And he started to tell the story. When he was a young schoolboy, his family had enough to live on; they weren't poor but weren't wealthy. One day, he forgot his pen and he borrowed one from his classmate. But he forgot to give it back, and he brought it home. And he told his mother, "Oh, look, I forgot to give back my classmate's pen that I borrowed! I must go back and give it to him now because otherwise he will miss it."

And the mother said, "No, no! You keep it! Keep it! Tomorrow you borrow ink and then books, and don't give them back. See what happens. Then I won't have to buy them for you. If they forget, it's good. What's in your hands belongs to you. What you can take is yours." But when some of the classmates wanted their things back, the child didn't know what to do. So he came home and said, "Mother, they want their things back! Can I give them back? Is it OK?"

And his mother said, "No, no! Next time you have to punch them! Say, 'No, it's mine!'" She taught him how to steal by force, even in childhood. So slowly he stole bigger and bigger things for himself and for the mother, at the mother's command. First he bit people, then forced them, and later he killed. He killed even when it was not necessary; it became a habit.

Seek the Company of Saints

So you see, originally he was a very honest child; he wanted to give back the things that he borrowed. He was even better than Meng Tzu, the Chinese saint; he was better! In childhood, he could already discriminate between good and bad, and Meng Tzu could not. Meng Tzu just imitated everything, but this child knew what was good and what was bad. Meng Tzu just had a good mother, that's all, who turned a bad child into a good saint.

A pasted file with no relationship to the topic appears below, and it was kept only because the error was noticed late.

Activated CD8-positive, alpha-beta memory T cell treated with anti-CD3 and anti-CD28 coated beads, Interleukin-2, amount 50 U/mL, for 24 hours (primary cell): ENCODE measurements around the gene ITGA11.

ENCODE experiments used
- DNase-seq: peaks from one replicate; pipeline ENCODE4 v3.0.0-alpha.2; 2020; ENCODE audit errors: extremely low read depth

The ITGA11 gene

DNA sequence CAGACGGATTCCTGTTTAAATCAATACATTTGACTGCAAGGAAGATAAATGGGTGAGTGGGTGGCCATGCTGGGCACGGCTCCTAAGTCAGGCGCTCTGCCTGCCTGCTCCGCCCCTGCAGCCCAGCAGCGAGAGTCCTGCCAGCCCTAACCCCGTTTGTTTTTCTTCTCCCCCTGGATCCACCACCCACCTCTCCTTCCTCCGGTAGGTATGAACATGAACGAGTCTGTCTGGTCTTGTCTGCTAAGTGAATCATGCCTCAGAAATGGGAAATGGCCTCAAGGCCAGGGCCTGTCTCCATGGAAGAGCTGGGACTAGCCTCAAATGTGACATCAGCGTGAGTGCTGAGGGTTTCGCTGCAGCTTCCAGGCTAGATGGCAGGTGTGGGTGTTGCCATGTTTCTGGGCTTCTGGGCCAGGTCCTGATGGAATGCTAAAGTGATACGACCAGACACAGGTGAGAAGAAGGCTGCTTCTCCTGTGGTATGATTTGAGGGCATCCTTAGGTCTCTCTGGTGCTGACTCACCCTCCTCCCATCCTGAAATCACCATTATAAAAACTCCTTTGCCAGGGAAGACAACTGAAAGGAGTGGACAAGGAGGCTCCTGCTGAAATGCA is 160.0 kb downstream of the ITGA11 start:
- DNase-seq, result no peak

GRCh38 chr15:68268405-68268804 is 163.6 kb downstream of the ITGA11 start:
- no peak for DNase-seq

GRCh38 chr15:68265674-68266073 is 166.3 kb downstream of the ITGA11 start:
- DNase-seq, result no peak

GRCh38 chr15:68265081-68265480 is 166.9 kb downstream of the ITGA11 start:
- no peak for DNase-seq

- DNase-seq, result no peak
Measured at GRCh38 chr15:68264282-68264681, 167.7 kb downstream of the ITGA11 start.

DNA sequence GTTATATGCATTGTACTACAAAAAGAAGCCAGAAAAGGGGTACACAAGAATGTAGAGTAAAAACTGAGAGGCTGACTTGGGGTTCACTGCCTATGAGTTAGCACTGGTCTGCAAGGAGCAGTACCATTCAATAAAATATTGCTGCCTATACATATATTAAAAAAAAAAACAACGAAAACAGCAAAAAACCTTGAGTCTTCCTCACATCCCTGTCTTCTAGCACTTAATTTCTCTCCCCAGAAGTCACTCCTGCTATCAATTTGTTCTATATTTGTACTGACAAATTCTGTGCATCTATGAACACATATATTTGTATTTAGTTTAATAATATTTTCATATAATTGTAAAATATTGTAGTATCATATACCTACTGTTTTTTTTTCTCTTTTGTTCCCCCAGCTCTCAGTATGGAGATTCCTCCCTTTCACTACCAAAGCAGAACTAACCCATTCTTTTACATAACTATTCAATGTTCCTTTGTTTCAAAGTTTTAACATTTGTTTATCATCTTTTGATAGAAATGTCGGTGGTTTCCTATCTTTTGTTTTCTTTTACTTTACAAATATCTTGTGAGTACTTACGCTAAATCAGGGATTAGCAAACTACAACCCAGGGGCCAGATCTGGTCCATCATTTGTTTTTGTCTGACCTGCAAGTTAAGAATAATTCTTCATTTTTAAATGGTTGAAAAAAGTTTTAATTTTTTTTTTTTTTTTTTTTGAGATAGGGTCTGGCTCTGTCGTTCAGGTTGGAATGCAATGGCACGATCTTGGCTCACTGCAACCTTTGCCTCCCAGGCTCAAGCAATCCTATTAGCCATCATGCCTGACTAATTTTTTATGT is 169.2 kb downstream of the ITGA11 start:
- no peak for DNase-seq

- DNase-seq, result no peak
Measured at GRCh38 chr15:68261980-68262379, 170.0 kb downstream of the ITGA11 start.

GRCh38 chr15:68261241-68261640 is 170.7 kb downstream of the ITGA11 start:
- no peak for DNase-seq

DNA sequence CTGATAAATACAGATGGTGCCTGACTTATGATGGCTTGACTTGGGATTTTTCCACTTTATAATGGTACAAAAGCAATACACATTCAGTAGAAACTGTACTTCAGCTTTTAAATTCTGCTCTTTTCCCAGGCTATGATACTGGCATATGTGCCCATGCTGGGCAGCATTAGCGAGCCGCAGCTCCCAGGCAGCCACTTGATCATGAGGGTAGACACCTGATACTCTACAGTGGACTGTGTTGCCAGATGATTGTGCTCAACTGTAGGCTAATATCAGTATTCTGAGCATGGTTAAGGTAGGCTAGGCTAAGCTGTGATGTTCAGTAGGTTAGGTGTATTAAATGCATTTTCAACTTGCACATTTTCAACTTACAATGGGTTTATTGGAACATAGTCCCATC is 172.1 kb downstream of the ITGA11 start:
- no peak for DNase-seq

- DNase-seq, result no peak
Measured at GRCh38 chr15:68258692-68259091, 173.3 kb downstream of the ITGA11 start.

Therefore, our company is very, very important. In Vietnam we say we have to pick our friends, meaning we have to be careful in choosing friends. But how can we choose our family members? That's very unfortunate. Therefore, it takes a strong will to get out of the influence of the family. And if we don't happen to stumble into some saintly person, we will never know anything better. You can see from the examples of these two children: One was an ignorant, bad, stupid child who turned into a brilliant saint, and one was a very honest, pure child who turned into a vicious, deadly criminal. Therefore, sometimes if we want to judge a person, we also have to know their background. And we cannot know that unless we are enlightened.

That's why in the Bible it says don't judge people so you won't be judged. But when you are enlightened, you don't want to judge anyone. You only want to help. That's the good part about enlightenment. If we want to have good judgment we must be enlightened, and when we are enlightened we don't have any judgment. We look at everyone as erring children, lacking in good information, and we try to provide it. And that is the very good part of enlightenment, if there is nothing else.

That's why in India people tell you that we should always seek the company of the saints. That's because in India, saints are very precious; everyone runs after them. In the West or in other countries, people run after money, but in India they run after saints. They hunt for the saints until all the saints are scared. Sometimes they have to run away. They do; they hide! They're scared of people.